Graphics Reference
In-Depth Information
9/Scanning in 3D
“This is all experimental. There is no 'way.'”
— Bre Pettis
Welcome to the bleeding edge.
You no longer need an expensive high end 3D scanner to create good quality
scans that are suitable for 3D printing. There are now an increasing a number
of affordable ways to digitize physical objects. Some of them require addi-
tional hardware with a RGB camera and depth sensors, like a Microsoft Kinect
or a ASUS Xtion shown in Figure 9-1 (see “Kinect vs. Asus Xtion” (page 136) for
a comparison), but you can also use your phone or a digital camera to capture
images. These images can then be converted into 3D models, cleaned up
using mesh repairing software and then printed on your MakerBot.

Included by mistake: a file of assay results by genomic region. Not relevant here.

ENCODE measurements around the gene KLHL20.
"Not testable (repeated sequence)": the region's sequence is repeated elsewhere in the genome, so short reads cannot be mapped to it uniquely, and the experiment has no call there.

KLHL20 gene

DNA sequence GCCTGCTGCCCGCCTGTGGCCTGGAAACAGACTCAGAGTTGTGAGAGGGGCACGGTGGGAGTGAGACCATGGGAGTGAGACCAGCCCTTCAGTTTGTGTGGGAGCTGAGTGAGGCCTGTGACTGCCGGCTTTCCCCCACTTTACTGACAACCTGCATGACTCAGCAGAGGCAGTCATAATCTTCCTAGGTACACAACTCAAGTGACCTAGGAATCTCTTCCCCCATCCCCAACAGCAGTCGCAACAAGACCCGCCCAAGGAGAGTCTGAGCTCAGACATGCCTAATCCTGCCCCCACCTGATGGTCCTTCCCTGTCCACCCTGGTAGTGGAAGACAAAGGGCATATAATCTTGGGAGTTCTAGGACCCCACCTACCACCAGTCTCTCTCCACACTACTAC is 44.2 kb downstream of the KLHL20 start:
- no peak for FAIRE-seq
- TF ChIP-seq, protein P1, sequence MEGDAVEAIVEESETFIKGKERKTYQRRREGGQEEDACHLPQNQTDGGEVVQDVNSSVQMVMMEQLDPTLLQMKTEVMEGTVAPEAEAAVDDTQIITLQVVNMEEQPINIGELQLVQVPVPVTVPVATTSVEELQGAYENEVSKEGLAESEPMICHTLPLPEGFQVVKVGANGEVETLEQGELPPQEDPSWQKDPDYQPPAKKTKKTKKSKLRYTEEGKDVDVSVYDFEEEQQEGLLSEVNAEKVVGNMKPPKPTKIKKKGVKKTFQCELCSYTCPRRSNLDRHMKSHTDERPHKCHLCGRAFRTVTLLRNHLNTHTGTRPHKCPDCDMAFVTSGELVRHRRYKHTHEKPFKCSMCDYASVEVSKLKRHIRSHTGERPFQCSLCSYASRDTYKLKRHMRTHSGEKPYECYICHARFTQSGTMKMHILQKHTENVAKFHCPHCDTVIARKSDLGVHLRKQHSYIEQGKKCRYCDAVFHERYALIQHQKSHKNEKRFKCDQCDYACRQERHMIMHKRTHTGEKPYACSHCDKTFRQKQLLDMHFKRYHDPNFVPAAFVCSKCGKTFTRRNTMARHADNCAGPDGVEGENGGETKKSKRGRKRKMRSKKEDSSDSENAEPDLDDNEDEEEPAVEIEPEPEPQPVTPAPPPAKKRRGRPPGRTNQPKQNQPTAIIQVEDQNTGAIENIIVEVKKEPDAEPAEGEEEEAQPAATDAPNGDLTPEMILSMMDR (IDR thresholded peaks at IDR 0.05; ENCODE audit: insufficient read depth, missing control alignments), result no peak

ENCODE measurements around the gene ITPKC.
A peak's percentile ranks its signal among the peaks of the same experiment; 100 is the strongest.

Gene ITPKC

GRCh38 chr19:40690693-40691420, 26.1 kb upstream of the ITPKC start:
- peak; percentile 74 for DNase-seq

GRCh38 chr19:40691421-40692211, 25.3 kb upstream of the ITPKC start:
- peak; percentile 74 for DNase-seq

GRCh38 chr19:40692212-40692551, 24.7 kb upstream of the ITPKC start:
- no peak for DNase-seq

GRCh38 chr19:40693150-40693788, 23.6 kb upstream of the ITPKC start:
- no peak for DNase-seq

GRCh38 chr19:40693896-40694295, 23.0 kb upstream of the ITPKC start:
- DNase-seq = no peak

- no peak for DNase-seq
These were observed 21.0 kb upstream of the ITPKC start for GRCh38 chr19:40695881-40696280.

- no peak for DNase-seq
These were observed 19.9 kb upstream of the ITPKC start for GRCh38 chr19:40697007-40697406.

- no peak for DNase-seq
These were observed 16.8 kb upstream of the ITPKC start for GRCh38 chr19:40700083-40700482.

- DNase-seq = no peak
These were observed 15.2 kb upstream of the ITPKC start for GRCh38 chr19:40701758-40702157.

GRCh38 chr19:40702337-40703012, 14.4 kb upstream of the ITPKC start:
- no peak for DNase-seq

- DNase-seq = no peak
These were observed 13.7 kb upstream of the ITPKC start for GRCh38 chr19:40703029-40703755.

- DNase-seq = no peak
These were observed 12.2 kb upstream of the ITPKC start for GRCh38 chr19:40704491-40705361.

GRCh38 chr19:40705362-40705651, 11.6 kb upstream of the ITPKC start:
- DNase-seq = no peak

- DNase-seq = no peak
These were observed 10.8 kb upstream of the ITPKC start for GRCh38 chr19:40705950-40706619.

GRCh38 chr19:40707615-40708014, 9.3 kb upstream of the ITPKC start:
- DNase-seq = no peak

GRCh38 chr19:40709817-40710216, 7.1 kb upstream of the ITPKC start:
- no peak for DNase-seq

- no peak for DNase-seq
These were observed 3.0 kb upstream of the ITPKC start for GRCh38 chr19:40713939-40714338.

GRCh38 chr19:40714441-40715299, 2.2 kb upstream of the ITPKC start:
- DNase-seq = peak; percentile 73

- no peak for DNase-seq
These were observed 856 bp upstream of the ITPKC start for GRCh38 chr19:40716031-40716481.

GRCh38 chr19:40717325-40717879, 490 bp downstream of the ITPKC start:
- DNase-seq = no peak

Figure 9-1. The Microsoft Kinect and ASUS Xtion
What is 3D Scanning?
A 3D scanner collects data from the surface of an object and creates a 3D
representation of it. The Kinect and Xtion both work by beaming infrared light
at an object, and measuring how far away each reflected point of light is. It
then turns each individual point into a collection of points called a point
cloud ( Figure 9-2 ). Each point in the cloud is represented with an X, Y, and Z
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